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DPWH planning dormitories for health workers of major QC hospitals

DPWH planning dormitories for health workers of major QC hospitals

MANILA, Philippines – The Department of Public Works and Highways (DPWH) is planning to build temporary dormitories for health workers of some major hospitals in Quezon City.

Undersecretary and head of the DPWH Task Force for Augmentation of Health Facilities Emil Sadain, in his report to DPWH Secretary Mark Villar, identified the Quezon Memorial Circle or the vast grounds of the Veterans Memorial Medical Center as ideal sites of the proposed temporary dormitories.

He said the dormitories will house health workers from East Avenue Medical Center and Philippine Heart Center located in East Avenue; Lung Center of the Philippines and National Kidney and Transplant Institute in Quezon Avenue; and Veterans Memorial Medical Center in North Avenue.

DPWH TO BUILD DORMITORIES FOR COVID-19 FRONTLINERSThe Department of Public Works and Highways (DPWH) plans to build temporary dormitories that will house health care workers of major hospitals along East Avenue and Quezon Avenue in Quezon City. The establishment of safe and secure temporary physical shelter is muchly needed by hospital workers after a strenuous day at the frontlines of COVID-19. In his report to Secretary Mark A. Villar, Undersecretary and head of DPWH Task Force Head for Augmentation of Health Facilities Emil K. Sadain identified the Quezon Memorial Circle or the wide ground of Veterans Memorial Medical Center as ideal sites of proposed temporary accomodation house for healthcare workers from East Avenue Medical Center and Philippine Heart Center located at East Avenue; Lung Center of the Philippines and National Kidney and Transplant Institute in Quezon Avenue; and Veterans Memorial Medical Center in North Avenue who are all in the fight against this pandemic. Purpose-built dormitories made of collapsible components can be fabricated to temporarily house medical doctors and hospital staff. Undersecretary Sadain said that Dr. Gloanne C. Adolor of the Lung Center of the Philippines has earlier expressed the need to build a place to rest for hospital workers tirelessly serving the healthcare need of patients as there are no longer space available in the hospital. With available place for accomodation, medical personnel need not to travel from hospital to home for a short rest. This is also for the healthcare protection of the family of health workers since they are frequently exposed to patients. Based on the design plans prepared by the DPWH Task Force, a one (1) storey dormitory can have 16 rooms with separate toilet by joining together assembled two (2) 40-foot modular container on both left and right side with the middle space for common dining and separate space for laundry and kitchen area at end. More than providing facilities for accommodation, the off-site dormitories proximate to hospitals will also improve health workers’ ability to adequately monitor the health status of patients. When no longer needed, the temporary dormitories can be disassembled and each of the components can be safely stored by DPWH for other related requirements such temporary shelter during disaster/calamity response.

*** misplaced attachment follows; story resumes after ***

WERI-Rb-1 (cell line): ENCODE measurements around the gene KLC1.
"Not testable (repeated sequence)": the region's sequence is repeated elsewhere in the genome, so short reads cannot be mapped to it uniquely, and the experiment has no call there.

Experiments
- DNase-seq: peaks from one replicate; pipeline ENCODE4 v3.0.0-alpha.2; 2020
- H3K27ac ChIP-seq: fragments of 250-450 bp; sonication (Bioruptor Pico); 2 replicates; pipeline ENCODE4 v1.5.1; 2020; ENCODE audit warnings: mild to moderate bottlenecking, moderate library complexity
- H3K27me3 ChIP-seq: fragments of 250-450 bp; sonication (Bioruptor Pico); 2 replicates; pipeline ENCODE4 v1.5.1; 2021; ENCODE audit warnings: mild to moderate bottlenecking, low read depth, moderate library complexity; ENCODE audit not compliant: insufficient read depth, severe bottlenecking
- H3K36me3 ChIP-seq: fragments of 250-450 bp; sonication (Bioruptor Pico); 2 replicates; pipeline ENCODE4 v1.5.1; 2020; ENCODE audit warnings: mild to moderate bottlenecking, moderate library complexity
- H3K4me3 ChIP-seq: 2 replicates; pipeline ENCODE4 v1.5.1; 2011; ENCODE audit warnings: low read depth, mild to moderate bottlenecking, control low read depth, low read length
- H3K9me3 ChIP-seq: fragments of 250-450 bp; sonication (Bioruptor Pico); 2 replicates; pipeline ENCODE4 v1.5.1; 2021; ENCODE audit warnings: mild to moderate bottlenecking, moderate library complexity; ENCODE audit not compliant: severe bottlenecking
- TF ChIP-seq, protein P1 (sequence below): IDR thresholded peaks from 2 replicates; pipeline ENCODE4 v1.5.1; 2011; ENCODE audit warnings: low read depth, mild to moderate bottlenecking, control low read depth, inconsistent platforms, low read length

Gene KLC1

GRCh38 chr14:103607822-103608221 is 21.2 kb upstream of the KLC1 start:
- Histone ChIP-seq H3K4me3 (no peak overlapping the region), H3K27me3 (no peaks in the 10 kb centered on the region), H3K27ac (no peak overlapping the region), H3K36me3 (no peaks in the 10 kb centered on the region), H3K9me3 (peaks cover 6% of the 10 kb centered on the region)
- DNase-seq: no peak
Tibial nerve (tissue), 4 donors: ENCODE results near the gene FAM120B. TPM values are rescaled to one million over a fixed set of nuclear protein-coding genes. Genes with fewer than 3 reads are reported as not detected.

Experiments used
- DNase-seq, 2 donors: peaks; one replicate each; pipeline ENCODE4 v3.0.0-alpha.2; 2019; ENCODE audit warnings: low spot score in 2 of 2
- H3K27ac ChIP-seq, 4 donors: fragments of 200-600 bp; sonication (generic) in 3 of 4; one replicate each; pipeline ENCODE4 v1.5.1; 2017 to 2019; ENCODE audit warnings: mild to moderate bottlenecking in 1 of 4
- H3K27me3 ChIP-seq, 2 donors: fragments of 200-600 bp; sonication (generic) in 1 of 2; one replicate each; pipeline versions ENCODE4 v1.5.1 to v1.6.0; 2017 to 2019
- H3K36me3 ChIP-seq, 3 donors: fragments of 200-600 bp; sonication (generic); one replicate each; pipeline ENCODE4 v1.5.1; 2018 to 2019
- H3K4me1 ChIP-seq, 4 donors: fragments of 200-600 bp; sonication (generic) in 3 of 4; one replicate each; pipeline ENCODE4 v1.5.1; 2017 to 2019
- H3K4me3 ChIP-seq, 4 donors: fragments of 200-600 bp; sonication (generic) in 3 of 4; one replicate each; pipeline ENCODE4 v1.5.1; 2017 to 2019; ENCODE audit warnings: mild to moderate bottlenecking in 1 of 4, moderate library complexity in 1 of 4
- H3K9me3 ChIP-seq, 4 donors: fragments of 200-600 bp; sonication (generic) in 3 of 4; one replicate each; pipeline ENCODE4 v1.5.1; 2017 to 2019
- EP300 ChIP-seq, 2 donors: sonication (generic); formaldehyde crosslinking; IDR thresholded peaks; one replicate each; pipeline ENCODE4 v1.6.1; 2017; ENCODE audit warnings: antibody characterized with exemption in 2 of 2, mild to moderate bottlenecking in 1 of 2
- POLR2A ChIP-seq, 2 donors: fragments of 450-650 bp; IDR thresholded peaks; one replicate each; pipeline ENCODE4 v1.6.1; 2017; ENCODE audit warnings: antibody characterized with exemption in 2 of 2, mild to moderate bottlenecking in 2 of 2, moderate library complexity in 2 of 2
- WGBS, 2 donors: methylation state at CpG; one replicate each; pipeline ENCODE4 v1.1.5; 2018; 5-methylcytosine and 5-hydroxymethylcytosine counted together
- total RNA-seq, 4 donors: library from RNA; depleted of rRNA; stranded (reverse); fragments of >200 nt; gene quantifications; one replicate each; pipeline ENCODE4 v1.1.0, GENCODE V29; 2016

Posted by Department of Public Works and Highways on Wednesday, May 20, 2020

“With available places for accommodation, medical personnel need not to travel from hospital to home for a short rest. This is also for the protection of the family of health workers since they are frequently exposed to patients,” the DPWH said in a press statement on Thursday.

According to Sadain, Dr. Gloanne Adolor, officer-in-charge for management services of the Lung Center of the Philippines, earlier cited the need to build a facility where hospital workers can rest due to lack of space in hospitals.

“Purpose-built dormitories made of collapsible components can be fabricated to temporarily house medical doctors and hospital staff,” the DPWH said.

Based on design plans prepared by the DPWH Task Force, a one-story dormitory will be composed of 16 rooms with separate toilets by joining together two 40-foot modular containers on both left and right side with the middle space for common dining and separate space for laundry and kitchen area at the end portion.

Aside from providing accommodation, the off-site dormitories near hospitals will also improve health workers capacity to adequately monitor the health status of their patients, according to DPWH.

When the dormitories are longer needed, the DPWH said it can be disassembled and the components can be safely stored by the department for other related facilities such as temporary shelters during disaster or calamity response.

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